0.01 × (2 × 107 ) × (1/titer in pfu/ml) = volume (ml) virus stock needed. Here, 0.01 represents the desired MOI in plaque-forming units (pfu)/cell (see Basic Protocol 2) and 2 × 107 is the approximate number of Vero cells per confluent 75-cm2 flask. For example, if the stock has a titer of 1 × 108 pfu/ml, then one must add 2 µl (0.002 ml) to infect one 75-cm2 flask at an MOI of 0.01. 199V medium contains less serum than cell maintenance medium and is used solely when inoculating cells with virus.
3. Add virus/medium inoculum to cells and incubate 2 hr at 37◦ C to allow cells to absorb virus.
Table 14E.1.1 Examples of Commonly Used HSV-Permissive Cell Lines
HSV: Propagation, Quantification, and Storage
Vero (African Green Monkey Kidney Cells)
DMEM containing serum, Growing virus stocks and passage every 3–4 days, titering 37◦ C, 5% CO2 Indirect immunofluorescence
HEp-2 (Human Epithelial Carcinoma Cells)
DMEM containing serum, Preparation of infected cell passaged every 3–4 days, extracts 37◦ C, 5% CO2 Indirect immunofluorescence
14E.1.2 Current Protocols in Microbiology
4. Aspirate 199V and add 3 ml fresh DMEM/5% NBCS medium to flask. 5. Incubate 2 to 3 days, until 100% of the cells display cytopathic effect (CPE). CPE caused by HSV on Vero cells is quite distinct and involves rounding up of the cells off the plate, along with numerous biochemical alterations to the cells themselves (Roizman and Knipe, 2001).
Harvest virus and store virus stock 6. When 100% CPE is observed, tighten the cap of the flask and place it at −80◦ C for at least 15 min. Use of a cardboard freezer box to hold the virus stock simplifies this procedure.
7. Carefully remove the flask from the freezer and carry it into a biosafety hood. Allow the flask to warm up slowly at room temperature in the hood. Loosen and then tighten cap to equilibrate the air pressure. Do not allow the flasks to warm up too quickly or to get knocked around. Be very careful not to break the flask. 8. As the flask warms, add 3 ml sterile milk to a fresh 15-ml sterile tube. The use of milk as a stabilizer is a more effective way of storing HSV, as compared to storage in medium alone. Powdered milk is cheaper than BSA, and it remains stable through the autoclaving procedure. Virus titers have been found to decrease dramatically when stock is stored in medium, while they are significantly retained with milk storage.
9. As the ice in the flask begins to thaw, shake the virus/cell suspension (often referred to as a “herpes-Slurpee”) over the monolayer to resuspend all cellular material in the flask. 10. Remove the cell suspension from flask using a 5-ml pipet and add it to the 15-ml tube containing the sterile milk. 11. Gently resuspend cells in the milk. Maintain the virus on ice from this point on. 12. Sonicate three times, each time for 30 sec using a Branson Sonifier with microtip at an output setting of 4 (timer on “Hold”; % Duty Cycle on “Constant”; approximate Power Output of 15%), letting the cell suspension cool on ice for 1 min between sonications, to free virus particles from the cellular debris. 13. Split virus stock into smaller aliquots and transfer to sterile, screw-capped cryovials. Label stock with virus name, passage, and date, and store at −70◦ C or colder.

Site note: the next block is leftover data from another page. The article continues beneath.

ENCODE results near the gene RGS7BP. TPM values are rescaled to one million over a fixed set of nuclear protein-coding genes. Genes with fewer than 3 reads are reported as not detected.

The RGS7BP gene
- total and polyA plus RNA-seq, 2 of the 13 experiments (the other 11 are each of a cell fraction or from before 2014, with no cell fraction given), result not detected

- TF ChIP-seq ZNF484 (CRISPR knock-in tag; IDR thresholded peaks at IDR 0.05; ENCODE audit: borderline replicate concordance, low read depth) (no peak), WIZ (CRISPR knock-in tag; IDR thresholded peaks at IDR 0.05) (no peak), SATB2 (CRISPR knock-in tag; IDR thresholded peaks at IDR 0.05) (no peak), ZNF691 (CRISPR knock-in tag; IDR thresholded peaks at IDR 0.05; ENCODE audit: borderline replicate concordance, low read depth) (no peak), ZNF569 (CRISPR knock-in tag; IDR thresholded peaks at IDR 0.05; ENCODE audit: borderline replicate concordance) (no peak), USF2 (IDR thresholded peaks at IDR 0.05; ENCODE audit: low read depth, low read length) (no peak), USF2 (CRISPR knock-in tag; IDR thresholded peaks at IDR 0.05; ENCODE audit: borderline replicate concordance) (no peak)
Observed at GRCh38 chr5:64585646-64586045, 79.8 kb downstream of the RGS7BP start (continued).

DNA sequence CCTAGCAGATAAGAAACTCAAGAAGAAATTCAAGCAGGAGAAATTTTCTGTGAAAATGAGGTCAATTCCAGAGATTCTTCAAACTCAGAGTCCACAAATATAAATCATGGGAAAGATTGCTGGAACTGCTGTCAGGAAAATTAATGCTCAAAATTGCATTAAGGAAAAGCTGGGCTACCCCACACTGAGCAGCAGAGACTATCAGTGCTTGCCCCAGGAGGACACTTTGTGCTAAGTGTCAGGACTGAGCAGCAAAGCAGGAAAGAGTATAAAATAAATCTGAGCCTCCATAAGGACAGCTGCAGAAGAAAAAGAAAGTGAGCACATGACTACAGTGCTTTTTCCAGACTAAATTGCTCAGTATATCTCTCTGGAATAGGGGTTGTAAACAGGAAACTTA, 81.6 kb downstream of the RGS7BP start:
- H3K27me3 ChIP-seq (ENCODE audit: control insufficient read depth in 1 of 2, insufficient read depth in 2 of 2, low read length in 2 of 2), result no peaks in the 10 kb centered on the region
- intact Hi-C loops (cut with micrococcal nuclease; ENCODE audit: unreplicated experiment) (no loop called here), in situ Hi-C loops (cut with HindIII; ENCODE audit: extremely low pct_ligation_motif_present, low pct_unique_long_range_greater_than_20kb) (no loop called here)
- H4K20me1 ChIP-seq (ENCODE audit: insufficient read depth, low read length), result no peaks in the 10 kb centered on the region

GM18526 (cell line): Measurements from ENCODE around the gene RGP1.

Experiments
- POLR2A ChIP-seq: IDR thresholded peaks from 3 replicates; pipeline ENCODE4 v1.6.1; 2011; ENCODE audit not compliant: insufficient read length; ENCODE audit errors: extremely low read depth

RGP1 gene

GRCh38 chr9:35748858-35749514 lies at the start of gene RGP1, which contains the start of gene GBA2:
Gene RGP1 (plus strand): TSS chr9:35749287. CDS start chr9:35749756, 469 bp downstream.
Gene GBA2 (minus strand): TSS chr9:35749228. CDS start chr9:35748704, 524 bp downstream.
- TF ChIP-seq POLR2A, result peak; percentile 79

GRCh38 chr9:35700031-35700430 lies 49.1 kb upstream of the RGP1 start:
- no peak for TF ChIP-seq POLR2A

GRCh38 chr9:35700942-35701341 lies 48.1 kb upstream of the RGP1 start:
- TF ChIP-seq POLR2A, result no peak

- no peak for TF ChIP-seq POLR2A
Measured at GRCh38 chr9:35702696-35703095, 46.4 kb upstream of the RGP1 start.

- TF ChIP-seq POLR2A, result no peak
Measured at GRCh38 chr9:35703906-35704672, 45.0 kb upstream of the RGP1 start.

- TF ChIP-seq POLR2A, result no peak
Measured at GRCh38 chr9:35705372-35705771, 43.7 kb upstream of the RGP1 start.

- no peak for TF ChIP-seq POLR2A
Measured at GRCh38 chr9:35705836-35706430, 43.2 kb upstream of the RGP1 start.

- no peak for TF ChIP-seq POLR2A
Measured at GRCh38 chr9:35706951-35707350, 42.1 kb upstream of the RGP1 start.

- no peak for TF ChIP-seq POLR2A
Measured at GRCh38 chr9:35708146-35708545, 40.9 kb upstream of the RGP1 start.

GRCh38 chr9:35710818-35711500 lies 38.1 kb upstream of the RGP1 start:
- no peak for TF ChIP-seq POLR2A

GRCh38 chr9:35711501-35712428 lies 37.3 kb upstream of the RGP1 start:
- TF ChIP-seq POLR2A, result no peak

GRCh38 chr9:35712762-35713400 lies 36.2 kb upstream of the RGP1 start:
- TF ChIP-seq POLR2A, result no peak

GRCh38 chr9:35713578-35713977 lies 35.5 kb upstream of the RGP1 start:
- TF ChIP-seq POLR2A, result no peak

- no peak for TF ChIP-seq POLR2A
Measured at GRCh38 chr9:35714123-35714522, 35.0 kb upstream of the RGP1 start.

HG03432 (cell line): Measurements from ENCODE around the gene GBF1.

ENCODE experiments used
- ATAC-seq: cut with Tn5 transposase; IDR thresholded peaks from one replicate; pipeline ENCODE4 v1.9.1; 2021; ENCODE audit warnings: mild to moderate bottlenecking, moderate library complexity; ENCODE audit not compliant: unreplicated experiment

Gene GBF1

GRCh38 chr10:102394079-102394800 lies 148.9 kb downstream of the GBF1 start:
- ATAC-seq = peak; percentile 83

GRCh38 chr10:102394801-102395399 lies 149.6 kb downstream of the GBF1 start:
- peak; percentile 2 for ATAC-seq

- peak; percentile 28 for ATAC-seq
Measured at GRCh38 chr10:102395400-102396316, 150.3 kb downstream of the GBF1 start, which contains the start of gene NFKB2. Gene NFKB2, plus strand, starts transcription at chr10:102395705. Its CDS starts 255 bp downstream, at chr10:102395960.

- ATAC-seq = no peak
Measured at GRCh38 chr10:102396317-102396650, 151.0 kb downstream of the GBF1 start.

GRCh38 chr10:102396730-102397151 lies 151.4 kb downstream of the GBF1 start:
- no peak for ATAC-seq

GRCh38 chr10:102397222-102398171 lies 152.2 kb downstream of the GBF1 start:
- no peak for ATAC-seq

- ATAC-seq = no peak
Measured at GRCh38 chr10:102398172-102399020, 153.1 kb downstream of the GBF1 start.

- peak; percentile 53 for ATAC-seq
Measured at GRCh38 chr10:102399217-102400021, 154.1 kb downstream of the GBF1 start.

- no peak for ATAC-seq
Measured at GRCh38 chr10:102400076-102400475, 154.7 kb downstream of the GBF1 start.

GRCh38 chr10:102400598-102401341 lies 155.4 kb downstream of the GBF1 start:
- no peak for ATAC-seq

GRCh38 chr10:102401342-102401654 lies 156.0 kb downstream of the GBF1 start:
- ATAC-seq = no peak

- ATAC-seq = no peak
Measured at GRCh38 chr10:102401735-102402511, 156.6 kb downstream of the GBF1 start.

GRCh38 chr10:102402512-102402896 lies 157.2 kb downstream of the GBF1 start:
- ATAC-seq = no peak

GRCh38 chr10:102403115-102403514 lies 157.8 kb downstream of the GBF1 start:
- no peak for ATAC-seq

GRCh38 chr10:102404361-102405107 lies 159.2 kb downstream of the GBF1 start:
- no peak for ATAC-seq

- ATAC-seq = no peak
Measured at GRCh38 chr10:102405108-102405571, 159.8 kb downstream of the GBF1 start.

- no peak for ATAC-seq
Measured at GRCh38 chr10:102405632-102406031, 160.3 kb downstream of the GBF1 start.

Dividing the suspension into aliquots prevents excess freezing and thawing of the virus every time it is removed from the freezer. Label stock by virus name, passage, and date. It is imperative that virus be stored a temperatures of −70◦ C or colder. Storage at higher temperature rapidly leads to loss of infectivity.
DETERMINING VIRUS TITERS Before viruses can be used in experiments, the titer of the virus stock must be determined. The protocol below utilizes the fact that HSV encodes a receptor that binds the Fc portion of human immunoglobulin molecules (Roizman and Knipe, 2001). Addition of pooled human immunoglobulin precludes the need to grow virus under solid supports, such as agar, and greatly facilitates rapid virus titering. This ensures that the observed plaques result strictly from cell-to-cell spreading and not secondary infection by extracellular virus particles.
BASIC PROTOCOL 2
Materials Cell line of choice (e.g., Vero) DMEM/5% FBS medium (see recipe) 199V medium (see recipe)
Animal DNA Viruses
14E.1.3 Current Protocols in Microbiology
Virus stock (see Basic Protocol 1) 20 mg/ml pooled human immunoglobulin (Sigma) in distilled H2 O Phosphate-buffered saline with potassium (KPBS; see recipe) Methanol KaryoMax Giemsa Stain stock solution (Invitrogen) 25-cm2 tissue culture flasks Plugged, sterile pipet tips Fine-point marking pen Inverted microscope Additional reagents and equipment for splitting cells (see Support Protocol 1) Prepare cells and virus dilutions 1. Split Vero cells (Support Protocol 1) into a sufficient number of 25-cm2 tissue culture flasks for titration in duplicate (see step 3) using DMEM/5% FBS such that they will be ∼90% confluent in 24 hr (e.g., split 1:5 for a concentration of ∼4 × 106 cells/25-cm2 flask). The next day, use these cells for titering. The titration is performed in duplicate to ensure accuracy.